The first-ever Maserati hybrid – as well as modern-era four-cylinder Maserati – has had its timing for Australia confirmed, with the Italian luxury sports-car brand forging ahead with electrification.
Simply known as the Ghibli Hybrid, the Italian-built answer to the BMW 5 Series, Mercedes-Benz E-Class, Jaguar XF and Audi A6 arrives in February, along with the Trofeo range of V8-powered flagship grades for both the Ghibli and its related Quattroporte big brother.
Pricing is expected to be in the region of $150,000 to $175,000 before on-road costs, which is good news for hybrid buyers, since it gives the Ghibli Hybrid clear open space between the circa-$120,000 charge for the Lexus GS450h and Mercedes-Benz E300e, and the $200,000-plus asked for by the BMW 745e.
Revealed globally in July, the Ghibli Hybrid uses a 2.0-litre four-cylinder turbo-petrol engine (from the unit found in Alfa Romeo’s Giulia and Stelvio) connected to a 48V mild-hybrid system that consists of a battery, a DC/DC converter, a belt-driven starter generator and an eBooster electric supercharger. The additional electrification equipment actually improves the sedan’s weight distribution.
The upshot is a maximum power output of 246kW at 5750rpm and 450Nm of torque at 4000rpm, sent to the rear axle via a ZF-supplied eight-speed automatic transmission.
European figures state a 0-100km/h sprint time of 5.7 seconds on the way to a 255km/h top speed, while on the fuel consumption and emissions front, the Ghibli Hybrid returns between 8.6-9.6 litres per 100km on the WLTP combined cycle and a carbon dioxide rating of 192-216 grams per kilometre respectively.
At the other end of the scale, the Ghibli Trofeo and Quattroporte Trofeo will be powered by a Ferrari-built, 441kW/730Nm 3.8-litre twin-turbo V8 first seen in the recently released Levante Trofeo SUV. Like the Hybrid, their rear wheels are also driven via an eight-speed auto.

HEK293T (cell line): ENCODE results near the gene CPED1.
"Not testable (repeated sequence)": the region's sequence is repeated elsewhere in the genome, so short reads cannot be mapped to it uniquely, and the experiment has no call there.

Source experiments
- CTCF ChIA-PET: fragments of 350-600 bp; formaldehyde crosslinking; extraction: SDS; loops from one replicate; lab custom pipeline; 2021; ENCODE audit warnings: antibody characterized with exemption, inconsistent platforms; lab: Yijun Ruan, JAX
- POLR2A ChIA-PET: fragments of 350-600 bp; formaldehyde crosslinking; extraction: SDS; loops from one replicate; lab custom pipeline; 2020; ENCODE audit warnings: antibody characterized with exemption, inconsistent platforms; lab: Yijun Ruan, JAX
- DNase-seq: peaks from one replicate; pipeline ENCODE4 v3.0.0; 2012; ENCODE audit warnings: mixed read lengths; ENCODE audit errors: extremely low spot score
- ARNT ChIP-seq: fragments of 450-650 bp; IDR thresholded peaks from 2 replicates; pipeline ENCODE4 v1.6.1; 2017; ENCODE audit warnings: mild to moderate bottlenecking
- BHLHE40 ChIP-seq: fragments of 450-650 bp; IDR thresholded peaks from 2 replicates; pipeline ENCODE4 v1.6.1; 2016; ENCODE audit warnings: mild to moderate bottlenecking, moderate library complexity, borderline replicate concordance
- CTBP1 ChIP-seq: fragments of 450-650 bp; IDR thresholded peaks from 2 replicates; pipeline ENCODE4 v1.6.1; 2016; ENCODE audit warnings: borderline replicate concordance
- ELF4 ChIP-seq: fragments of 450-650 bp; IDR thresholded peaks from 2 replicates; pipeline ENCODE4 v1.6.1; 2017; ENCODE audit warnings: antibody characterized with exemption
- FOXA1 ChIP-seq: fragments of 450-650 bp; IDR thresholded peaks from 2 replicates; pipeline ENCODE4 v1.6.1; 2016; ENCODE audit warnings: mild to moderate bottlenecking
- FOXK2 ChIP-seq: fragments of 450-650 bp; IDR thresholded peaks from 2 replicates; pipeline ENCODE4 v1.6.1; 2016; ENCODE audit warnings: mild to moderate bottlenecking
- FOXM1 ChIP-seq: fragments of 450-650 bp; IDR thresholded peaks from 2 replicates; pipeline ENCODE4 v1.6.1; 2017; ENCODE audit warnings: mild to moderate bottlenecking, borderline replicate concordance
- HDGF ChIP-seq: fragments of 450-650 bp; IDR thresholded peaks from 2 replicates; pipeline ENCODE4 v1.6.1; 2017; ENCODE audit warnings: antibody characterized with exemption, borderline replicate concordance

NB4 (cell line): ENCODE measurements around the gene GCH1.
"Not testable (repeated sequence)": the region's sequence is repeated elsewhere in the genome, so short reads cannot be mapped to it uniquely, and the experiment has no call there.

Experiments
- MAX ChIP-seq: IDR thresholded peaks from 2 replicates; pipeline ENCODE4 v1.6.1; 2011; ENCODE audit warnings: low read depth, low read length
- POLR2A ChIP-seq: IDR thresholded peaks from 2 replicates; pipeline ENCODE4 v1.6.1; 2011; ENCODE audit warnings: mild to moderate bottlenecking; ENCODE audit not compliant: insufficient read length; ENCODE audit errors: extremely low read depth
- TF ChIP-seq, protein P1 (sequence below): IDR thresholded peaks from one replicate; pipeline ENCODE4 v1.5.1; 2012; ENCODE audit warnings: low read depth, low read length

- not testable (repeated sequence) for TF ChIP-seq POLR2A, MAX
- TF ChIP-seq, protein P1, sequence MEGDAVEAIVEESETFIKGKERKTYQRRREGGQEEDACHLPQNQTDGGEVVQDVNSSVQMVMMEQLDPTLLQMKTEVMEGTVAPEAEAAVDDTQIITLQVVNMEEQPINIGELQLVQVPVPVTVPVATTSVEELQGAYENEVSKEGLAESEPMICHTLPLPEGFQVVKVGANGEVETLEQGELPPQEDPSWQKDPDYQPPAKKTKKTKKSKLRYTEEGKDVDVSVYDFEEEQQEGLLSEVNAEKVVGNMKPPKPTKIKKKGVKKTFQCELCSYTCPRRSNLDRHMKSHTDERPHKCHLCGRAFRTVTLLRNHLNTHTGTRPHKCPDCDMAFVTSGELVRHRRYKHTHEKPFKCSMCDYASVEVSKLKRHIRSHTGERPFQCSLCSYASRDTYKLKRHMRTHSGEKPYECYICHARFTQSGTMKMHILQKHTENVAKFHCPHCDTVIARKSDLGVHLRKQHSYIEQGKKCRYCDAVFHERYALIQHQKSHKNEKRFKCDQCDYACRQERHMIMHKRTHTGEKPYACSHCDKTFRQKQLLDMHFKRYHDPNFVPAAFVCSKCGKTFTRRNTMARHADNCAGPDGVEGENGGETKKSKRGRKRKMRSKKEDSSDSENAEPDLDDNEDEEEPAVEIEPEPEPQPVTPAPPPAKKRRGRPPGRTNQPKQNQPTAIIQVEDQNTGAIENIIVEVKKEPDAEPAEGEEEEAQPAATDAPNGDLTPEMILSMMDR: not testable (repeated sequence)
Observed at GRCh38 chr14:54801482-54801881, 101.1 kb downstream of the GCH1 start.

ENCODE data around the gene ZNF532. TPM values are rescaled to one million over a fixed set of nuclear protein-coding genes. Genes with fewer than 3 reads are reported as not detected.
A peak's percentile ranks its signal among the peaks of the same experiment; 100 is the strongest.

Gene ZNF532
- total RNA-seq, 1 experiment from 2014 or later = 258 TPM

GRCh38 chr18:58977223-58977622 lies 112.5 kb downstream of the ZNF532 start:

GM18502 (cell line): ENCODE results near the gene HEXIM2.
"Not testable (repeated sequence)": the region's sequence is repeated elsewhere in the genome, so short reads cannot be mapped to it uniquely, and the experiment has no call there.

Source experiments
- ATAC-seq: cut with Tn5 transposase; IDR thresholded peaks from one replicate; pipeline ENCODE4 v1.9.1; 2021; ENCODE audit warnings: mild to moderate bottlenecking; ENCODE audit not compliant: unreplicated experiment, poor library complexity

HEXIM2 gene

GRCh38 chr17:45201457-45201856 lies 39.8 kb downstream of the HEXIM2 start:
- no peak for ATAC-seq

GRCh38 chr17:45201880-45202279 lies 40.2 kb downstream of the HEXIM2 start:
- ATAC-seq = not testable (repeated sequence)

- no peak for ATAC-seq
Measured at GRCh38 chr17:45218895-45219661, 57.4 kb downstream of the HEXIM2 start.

While unable to match the all-wheel-drive Levante version’s 0-100km/h sprint time of 3.9 seconds, the Ghibli Trofeo still manages a respectable 4.3s, and 0.2s quicker than the Quattroporte Trofeo.
Aided by revised traction systems as well as a new launch control function, both are faster overall than the luxury SUV, with a 326km/h capability versus the latter’s 302km/h V-max. Thus, there’s never been a faster Maserati production sedan in history.
You’ll be able to pick the Trofeo from more humdrum Ghiblis and Quattroportes by their redesigned grilles brandishing twin vertical bars, bumper-sited carbon fibre air ducts, red detailing, boomerang-style tail-light clusters and 21-inch ‘Orione’ alloys.
The Ghibli also scores a different bonnet featuring air ducts, while both sedans offer revised, Trofeo-specific instrumentation, improved driver-assist tech, upgraded leather interiors and a larger touchscreen as part of an updated multimedia system.
Neither will come cheap, though, with the Ghibli Trofeo expected to approach $300,000 and the Quattroporte Trofeo up to $400,000, if the Levante Trofeo’s $150K premium is any indication.